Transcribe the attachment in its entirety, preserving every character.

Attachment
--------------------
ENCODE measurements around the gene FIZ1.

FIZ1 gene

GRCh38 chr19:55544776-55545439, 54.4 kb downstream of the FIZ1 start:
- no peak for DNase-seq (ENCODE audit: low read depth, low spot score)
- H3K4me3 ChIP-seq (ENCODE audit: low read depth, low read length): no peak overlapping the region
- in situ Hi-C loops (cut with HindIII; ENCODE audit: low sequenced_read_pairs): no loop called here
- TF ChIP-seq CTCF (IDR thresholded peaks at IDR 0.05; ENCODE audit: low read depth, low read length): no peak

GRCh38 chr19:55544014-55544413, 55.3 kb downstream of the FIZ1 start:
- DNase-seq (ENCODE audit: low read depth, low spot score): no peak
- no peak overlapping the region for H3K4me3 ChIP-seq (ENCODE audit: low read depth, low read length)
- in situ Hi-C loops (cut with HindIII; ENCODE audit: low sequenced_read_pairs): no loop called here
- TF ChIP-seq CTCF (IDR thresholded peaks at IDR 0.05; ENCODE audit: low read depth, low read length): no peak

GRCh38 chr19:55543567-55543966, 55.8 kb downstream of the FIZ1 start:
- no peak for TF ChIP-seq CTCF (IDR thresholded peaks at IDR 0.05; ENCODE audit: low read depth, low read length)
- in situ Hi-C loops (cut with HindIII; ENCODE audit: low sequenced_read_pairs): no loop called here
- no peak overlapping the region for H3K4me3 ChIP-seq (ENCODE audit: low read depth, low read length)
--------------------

ENCODE measurements around the gene FIZ1.

FIZ1 gene

GRCh38 chr19:55544776-55545439, 54.4 kb downstream of the FIZ1 start:
- no peak for DNase-seq (ENCODE audit: low read depth, low spot score)
- H3K4me3 ChIP-seq (ENCODE audit: low read depth, low read length): no peak overlapping the region
- in situ Hi-C loops (cut with HindIII; ENCODE audit: low sequenced_read_pairs): no loop called here
- TF ChIP-seq CTCF (IDR thresholded peaks at IDR 0.05; ENCODE audit: low read depth, low read length): no peak

GRCh38 chr19:55544014-55544413, 55.3 kb downstream of the FIZ1 start:
- DNase-seq (ENCODE audit: low read depth, low spot score): no peak
- no peak overlapping the region for H3K4me3 ChIP-seq (ENCODE audit: low read depth, low read length)
- in situ Hi-C loops (cut with HindIII; ENCODE audit: low sequenced_read_pairs): no loop called here
- TF ChIP-seq CTCF (IDR thresholded peaks at IDR 0.05; ENCODE audit: low read depth, low read length): no peak

GRCh38 chr19:55543567-55543966, 55.8 kb downstream of the FIZ1 start:
- no peak for TF ChIP-seq CTCF (IDR thresholded peaks at IDR 0.05; ENCODE audit: low read depth, low read length)
- in situ Hi-C loops (cut with HindIII; ENCODE audit: low sequenced_read_pairs): no loop called here
- no peak overlapping the region for H3K4me3 ChIP-seq (ENCODE audit: low read depth, low read length)